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Doris Day in Pillow Talk

If you're a fan of classic Hollywood films, it's pretty safe bet that you're a fan of Doris Day. Day was one of the top box office attractions of the 1950s and 60s starring in such hits as Pillow Talk, The Man Who Knew Too Much, and Move Over, Darling. Day passed away this morning at her home at the age of 97 following a brief fight with pneumonia.

Born Doris Mary Kappelhoff on April 3, 1922, Day's goal as a child was to be a dancer but a serious car accident when she was very young cut those dreams short. Instead, she turned to singing. She performed with some of the most popular bands of the 1940s and recorded several hits.

Singing success then led to screen opportunities and Day was cast in her first film, 1948's Romance on the High Seas. While she never stopped singing, releasing an album as recently as 2012, it would be her film work for which she would become best known.

Doris Day would come to be known as the "girl next door" or the "Virginal Queen." Most of her most popular film roles were romantic comedies, and while sex was always in the subtext, Day's characters always remained pure.

Doris Day starred in three such films opposite Rock Hudson, including Pillow Talk for which she would be nominated for her one Academy Award. She also starred opposite James Garner in Move Over, Darling, a 1963 comedy in which Day performed a role that had been intended for Marilyn Monroe, who died during the film's initial production under the title Something's Got To Give.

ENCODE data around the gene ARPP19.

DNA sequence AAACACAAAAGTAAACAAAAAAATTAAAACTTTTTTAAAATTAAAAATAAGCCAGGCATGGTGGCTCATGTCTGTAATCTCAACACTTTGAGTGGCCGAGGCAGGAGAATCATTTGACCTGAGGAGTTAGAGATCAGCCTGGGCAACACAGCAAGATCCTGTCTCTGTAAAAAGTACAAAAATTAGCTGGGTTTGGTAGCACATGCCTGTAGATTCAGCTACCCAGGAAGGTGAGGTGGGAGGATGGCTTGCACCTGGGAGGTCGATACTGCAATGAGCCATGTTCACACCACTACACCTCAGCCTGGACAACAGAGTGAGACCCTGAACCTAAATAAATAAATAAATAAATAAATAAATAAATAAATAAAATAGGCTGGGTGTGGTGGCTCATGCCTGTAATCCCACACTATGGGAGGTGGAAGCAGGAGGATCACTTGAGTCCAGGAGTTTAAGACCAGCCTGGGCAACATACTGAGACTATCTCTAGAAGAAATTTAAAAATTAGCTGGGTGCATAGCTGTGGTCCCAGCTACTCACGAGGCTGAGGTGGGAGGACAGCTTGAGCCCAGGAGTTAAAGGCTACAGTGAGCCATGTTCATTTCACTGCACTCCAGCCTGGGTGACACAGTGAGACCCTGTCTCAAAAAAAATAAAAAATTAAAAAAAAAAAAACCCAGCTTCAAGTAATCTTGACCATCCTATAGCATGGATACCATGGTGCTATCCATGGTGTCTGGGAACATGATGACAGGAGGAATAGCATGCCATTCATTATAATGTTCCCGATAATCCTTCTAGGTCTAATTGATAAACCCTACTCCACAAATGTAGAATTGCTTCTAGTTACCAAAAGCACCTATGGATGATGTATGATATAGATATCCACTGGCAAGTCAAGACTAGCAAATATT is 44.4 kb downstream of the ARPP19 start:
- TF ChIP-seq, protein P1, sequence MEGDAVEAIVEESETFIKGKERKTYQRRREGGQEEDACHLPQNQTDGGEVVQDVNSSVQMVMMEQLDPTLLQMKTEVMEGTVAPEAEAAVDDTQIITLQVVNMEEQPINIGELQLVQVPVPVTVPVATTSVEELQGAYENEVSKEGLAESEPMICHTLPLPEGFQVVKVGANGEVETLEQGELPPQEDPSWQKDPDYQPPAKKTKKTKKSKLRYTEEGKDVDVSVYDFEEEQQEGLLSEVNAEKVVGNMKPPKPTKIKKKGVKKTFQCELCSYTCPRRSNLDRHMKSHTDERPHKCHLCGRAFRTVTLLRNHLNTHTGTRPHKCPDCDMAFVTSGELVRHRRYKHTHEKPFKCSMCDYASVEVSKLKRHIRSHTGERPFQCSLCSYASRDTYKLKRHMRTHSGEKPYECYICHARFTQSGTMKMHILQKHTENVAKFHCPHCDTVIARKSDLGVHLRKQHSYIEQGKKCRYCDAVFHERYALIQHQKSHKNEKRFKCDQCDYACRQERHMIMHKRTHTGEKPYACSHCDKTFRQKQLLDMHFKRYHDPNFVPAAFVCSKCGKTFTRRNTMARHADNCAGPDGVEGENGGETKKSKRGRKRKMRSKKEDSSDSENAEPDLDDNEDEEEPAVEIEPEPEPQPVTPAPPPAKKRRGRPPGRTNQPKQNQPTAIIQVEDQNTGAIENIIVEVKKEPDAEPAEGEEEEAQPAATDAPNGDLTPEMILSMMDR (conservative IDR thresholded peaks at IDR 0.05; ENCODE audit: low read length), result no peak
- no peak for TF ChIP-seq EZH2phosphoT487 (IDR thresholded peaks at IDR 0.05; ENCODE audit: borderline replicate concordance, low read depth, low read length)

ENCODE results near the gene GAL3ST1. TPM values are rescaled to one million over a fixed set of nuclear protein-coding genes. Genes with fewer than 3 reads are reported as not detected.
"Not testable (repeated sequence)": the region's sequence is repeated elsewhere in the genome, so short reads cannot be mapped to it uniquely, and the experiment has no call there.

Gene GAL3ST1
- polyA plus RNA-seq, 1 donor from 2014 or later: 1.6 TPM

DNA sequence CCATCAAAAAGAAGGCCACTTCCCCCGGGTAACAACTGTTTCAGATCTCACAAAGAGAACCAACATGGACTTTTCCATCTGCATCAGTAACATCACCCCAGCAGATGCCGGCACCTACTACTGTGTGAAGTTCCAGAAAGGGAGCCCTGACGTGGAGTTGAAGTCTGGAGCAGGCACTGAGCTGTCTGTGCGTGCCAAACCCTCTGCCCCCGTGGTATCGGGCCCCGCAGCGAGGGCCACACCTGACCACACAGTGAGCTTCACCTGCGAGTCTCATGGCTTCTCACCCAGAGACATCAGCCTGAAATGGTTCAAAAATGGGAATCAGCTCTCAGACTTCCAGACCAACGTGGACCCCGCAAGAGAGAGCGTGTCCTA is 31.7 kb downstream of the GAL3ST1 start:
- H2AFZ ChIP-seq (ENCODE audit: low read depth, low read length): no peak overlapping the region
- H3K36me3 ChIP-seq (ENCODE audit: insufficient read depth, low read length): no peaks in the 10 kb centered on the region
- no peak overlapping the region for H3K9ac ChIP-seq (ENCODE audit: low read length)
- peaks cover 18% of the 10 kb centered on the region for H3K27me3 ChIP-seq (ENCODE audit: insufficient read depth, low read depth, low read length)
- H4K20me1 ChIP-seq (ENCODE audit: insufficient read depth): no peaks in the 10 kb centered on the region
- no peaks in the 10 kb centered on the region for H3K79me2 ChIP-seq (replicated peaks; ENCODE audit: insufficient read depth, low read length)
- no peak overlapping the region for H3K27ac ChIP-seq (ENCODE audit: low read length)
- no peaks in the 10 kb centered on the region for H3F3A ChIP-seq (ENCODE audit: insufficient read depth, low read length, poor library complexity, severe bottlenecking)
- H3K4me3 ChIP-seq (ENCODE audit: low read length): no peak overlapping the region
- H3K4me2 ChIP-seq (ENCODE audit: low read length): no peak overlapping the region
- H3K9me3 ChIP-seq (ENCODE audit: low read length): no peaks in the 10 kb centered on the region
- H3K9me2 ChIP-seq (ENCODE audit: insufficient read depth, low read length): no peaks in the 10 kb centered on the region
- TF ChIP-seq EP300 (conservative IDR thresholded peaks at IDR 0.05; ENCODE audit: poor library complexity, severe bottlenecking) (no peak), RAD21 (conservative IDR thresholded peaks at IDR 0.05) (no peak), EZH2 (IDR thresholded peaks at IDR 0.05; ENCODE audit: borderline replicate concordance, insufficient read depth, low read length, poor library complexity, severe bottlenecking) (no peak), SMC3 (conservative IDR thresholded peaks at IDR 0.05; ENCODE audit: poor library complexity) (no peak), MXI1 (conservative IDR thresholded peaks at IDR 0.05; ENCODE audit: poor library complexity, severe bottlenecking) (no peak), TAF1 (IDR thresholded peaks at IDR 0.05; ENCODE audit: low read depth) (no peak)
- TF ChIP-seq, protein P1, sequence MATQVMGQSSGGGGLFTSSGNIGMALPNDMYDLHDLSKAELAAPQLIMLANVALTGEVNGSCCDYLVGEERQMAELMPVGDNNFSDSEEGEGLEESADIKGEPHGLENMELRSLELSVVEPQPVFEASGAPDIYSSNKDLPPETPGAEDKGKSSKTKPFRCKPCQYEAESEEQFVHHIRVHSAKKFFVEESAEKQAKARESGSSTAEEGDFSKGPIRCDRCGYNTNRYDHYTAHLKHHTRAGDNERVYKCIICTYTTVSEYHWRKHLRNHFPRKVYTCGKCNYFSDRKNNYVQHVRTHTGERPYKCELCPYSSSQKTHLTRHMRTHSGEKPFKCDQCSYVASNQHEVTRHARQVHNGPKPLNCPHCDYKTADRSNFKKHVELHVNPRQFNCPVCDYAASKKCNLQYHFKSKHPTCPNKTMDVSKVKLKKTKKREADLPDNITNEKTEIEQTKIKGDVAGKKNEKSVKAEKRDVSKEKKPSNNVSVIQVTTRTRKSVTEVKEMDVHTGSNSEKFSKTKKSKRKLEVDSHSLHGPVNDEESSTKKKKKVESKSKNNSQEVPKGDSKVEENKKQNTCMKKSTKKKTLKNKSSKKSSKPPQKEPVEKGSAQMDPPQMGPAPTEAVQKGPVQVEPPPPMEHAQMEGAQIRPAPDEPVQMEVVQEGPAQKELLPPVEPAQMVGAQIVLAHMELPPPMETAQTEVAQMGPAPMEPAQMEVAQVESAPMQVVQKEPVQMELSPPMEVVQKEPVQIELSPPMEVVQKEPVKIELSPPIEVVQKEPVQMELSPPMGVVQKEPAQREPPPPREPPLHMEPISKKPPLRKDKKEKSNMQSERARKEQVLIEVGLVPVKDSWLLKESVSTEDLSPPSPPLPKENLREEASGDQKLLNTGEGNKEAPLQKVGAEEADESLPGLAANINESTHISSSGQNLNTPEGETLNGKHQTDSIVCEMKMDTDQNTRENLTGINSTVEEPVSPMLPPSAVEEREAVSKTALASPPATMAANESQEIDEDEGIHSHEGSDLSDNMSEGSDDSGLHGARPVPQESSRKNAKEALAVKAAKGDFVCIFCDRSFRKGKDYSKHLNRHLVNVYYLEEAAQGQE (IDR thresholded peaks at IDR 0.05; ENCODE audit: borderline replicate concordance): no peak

While Doris Day may have been best known for comedies, she made her share of serious drams as well and showed no less of an aptitude for them. 1951's Storm Warning dealt with the violence of the Klu Klux Klan. In 1956 she would star opposite Jimmy Stewart in Alfred Hitchcock's The Man Who Knew Too Much.

Day made her last film in 1968 and transitioned to television, where she starred in The Doris Day Show, which ran until 1973. Following her retirement from the screen, Doris Day became somewhat reclusive, dedicating her time to her passion for animals, founding the Doris Day Animal Foundation, in the 1970s. The Foundation announced her death this morning.

There was a rumor a few years back that Day might actually come out of retirement to make a movie with Clint Eastwood, but nothing ever came of it.

Doris Day outlived her only child, record producer Terry Melcher, who died of melanoma in 2004 at the age of 62.

Doris Day was the definition of a Hollywood legend. Her career spanned decades and she was always at the top of her profession. Her best performances have truly stood the test of time. Check out a great scene from Pillow Talk below.

Doris Day will truly be missed by those who knew her, even if many of us only knew her through her music and her movies.

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